How Expats confirm whether their foreign doctor is competent

Dan: [00:00:00] This is Dan of Vagabond Awake, the Youtube Channel for

Note: This text is a machine transcript of the video at the top.

In this video, I’ll describe how to avoid incompetent doctors when you’re living overseas. I left the United States in 2007. I’ve lived in 67 different countries. I’ve been in the hospital. And so these tips are practical tips that, that I think should help you get through a medical problem and give you confidence and trust.

That you’ll need to trust the suggestions that your overseas doctor will have for you. It’s natural human behavior to think that where we grew up is is better, safer more competent. Some of that’s from familiarity, some of it’s language. And so when you first move overseas or even after you’ve been there for a while, it’ll take a while for you to build this sort of confidence and trust.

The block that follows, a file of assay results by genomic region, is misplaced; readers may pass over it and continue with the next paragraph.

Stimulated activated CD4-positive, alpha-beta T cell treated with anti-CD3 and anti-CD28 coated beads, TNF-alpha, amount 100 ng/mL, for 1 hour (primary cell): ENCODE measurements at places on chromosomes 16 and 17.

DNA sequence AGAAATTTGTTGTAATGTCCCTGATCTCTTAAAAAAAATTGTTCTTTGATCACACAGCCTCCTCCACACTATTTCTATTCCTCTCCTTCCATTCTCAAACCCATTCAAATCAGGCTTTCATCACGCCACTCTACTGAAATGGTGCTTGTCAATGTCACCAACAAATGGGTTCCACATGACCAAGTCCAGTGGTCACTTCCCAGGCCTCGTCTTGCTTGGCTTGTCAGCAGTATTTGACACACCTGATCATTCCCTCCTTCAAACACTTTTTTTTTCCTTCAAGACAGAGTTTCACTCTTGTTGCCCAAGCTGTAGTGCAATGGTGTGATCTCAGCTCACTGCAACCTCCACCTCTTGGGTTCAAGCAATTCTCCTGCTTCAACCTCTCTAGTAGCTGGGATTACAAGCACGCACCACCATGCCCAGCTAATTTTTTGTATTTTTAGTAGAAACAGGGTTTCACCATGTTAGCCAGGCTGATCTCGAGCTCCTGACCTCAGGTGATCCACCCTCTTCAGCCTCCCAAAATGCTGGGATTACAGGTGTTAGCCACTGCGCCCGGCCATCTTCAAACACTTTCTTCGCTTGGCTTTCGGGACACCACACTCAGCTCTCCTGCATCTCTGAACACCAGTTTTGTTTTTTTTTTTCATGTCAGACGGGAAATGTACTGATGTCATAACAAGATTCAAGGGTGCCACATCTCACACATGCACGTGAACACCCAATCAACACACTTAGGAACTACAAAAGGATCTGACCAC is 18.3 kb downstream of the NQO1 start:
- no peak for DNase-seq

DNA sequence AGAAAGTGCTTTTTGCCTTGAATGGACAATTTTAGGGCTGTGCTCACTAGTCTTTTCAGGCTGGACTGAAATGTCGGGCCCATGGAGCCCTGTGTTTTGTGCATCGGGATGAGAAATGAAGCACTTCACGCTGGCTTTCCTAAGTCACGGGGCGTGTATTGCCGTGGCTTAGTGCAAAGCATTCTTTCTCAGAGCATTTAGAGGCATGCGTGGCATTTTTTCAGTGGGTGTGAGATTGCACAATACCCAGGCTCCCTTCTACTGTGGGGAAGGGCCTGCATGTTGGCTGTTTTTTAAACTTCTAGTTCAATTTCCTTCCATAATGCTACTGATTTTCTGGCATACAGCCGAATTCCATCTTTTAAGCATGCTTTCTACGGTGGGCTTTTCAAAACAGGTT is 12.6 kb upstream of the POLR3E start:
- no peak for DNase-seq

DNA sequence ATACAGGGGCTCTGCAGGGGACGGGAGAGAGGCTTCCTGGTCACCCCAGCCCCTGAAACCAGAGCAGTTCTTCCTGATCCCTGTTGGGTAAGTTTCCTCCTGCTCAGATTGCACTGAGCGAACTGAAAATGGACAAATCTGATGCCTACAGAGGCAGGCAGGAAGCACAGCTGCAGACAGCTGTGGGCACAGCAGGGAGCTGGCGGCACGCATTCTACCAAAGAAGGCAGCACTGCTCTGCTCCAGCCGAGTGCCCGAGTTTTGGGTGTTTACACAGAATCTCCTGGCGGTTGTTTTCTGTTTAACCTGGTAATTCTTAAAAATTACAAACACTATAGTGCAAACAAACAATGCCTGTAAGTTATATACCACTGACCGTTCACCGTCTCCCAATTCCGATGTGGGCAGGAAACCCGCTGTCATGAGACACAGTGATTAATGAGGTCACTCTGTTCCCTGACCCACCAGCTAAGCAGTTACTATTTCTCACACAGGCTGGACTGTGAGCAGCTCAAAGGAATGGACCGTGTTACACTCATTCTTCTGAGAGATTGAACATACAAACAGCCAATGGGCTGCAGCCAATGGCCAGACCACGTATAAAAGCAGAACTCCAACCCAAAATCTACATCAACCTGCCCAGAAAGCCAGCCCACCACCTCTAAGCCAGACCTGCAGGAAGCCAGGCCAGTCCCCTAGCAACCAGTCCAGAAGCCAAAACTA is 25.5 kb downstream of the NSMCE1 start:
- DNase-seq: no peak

You’ll have in the local medical staff and it, it won’t happen right away and it’ll only happen for me some people once they’ve had some experience with it. But I think what I’m gonna share with you [00:01:00] today will help you gain that trust and confidence if you’re living overseas. So first of all, we are all gonna die someday.

There’s no getting around that. It could come quickly or it could be slow. It could be a drawn out mess over many months with a lot of pain and suffering. And so your mind naturally goes to these ideas. Is it okay to move overseas? Am I creating, is a higher likelihood that I’ll be in pain and suffering or, or a situation that would’ve been solved in my home country could labor on and they won’t be able to diagnose it.